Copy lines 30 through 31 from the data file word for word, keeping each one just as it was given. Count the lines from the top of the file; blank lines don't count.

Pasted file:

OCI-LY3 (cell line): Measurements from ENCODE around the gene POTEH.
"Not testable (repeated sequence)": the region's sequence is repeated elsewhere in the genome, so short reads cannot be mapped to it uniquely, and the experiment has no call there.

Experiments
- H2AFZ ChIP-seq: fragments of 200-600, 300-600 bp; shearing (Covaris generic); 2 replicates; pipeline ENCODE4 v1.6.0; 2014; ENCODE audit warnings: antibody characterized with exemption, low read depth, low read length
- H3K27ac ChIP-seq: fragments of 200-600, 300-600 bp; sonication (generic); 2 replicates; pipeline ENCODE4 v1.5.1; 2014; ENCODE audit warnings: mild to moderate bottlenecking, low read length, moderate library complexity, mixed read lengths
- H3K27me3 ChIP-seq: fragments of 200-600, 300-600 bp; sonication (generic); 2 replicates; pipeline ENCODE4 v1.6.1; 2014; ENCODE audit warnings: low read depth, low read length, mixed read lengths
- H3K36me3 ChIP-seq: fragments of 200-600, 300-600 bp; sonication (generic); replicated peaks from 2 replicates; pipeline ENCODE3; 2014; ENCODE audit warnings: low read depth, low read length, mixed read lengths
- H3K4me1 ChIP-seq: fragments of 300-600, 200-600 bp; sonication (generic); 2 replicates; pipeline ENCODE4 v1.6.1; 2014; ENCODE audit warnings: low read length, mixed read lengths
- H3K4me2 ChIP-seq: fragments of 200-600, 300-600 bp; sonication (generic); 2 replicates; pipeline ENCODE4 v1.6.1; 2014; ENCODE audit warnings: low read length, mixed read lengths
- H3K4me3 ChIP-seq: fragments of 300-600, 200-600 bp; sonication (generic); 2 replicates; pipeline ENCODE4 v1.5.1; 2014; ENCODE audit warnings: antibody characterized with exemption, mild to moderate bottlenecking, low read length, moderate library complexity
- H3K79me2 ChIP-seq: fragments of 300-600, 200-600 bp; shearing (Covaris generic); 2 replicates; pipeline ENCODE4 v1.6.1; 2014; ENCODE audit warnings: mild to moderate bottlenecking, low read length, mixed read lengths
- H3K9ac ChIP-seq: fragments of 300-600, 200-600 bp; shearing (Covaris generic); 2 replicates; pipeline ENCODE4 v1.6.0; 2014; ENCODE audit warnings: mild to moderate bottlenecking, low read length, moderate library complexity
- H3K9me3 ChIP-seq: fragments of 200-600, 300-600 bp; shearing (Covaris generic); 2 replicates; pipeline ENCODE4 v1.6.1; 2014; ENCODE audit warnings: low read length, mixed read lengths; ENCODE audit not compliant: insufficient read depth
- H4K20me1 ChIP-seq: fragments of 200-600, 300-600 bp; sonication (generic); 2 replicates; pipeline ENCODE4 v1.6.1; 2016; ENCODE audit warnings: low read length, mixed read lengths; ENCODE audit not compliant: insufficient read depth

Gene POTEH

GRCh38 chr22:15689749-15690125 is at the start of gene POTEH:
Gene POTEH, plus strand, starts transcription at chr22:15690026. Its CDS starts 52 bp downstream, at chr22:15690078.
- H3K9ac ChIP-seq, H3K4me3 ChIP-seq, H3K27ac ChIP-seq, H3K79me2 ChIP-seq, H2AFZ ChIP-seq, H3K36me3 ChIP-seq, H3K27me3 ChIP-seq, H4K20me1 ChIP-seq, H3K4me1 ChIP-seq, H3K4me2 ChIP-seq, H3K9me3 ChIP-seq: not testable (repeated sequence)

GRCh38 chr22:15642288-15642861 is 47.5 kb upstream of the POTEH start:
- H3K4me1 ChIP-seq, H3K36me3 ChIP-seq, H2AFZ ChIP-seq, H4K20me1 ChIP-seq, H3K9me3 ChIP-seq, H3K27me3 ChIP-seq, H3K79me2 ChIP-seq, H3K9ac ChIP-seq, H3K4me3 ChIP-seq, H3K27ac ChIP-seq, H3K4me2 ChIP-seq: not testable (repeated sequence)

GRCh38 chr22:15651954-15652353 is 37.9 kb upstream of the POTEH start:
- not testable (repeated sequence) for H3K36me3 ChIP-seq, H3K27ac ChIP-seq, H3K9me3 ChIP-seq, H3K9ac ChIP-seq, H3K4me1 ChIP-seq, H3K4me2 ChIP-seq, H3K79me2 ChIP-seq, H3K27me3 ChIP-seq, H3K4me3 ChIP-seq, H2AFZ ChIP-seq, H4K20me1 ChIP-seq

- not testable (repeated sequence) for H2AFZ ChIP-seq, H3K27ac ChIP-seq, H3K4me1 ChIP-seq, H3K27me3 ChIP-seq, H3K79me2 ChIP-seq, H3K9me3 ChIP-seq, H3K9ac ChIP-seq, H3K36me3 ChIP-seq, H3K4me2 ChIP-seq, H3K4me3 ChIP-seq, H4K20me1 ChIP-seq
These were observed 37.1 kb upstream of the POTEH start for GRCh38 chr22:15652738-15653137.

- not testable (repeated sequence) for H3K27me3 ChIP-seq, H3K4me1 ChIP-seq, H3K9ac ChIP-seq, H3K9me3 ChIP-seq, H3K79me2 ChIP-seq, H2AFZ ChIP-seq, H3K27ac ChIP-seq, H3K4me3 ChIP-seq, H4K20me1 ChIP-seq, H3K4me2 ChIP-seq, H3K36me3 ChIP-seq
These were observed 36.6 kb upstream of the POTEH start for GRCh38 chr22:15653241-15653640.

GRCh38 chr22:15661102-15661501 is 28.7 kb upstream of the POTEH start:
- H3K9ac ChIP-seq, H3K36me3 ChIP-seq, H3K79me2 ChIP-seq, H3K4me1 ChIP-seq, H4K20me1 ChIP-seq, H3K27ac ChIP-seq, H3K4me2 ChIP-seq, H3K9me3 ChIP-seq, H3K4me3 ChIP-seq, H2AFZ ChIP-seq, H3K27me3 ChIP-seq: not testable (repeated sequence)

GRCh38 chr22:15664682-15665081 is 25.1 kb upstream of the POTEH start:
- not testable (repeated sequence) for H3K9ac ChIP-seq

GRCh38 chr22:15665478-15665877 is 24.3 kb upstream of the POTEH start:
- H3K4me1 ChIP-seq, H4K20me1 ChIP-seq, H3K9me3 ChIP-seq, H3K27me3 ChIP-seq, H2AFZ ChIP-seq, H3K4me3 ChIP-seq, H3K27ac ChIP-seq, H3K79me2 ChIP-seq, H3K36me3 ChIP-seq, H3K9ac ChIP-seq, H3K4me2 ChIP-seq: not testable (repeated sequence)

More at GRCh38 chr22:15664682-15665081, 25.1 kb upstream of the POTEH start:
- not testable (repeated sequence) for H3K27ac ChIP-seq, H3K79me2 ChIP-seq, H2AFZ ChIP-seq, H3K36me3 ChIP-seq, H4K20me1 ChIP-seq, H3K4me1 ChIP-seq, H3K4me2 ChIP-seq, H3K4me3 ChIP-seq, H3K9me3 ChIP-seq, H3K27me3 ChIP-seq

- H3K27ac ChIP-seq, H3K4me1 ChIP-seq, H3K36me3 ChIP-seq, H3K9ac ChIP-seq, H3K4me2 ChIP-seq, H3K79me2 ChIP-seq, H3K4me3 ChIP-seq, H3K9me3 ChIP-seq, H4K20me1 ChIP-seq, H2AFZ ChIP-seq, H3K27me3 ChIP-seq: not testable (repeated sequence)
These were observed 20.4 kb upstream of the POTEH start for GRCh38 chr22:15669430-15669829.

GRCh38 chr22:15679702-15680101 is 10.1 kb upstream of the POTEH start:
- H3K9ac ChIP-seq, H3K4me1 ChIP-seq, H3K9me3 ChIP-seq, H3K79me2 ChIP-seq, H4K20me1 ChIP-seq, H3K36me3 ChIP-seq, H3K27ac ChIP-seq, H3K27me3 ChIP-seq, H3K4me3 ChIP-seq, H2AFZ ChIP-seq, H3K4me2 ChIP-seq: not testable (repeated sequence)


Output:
- not testable (repeated sequence) for H3K9ac ChIP-seq

GRCh38 chr22:15665478-15665877 is 24.3 kb upstream of the POTEH start: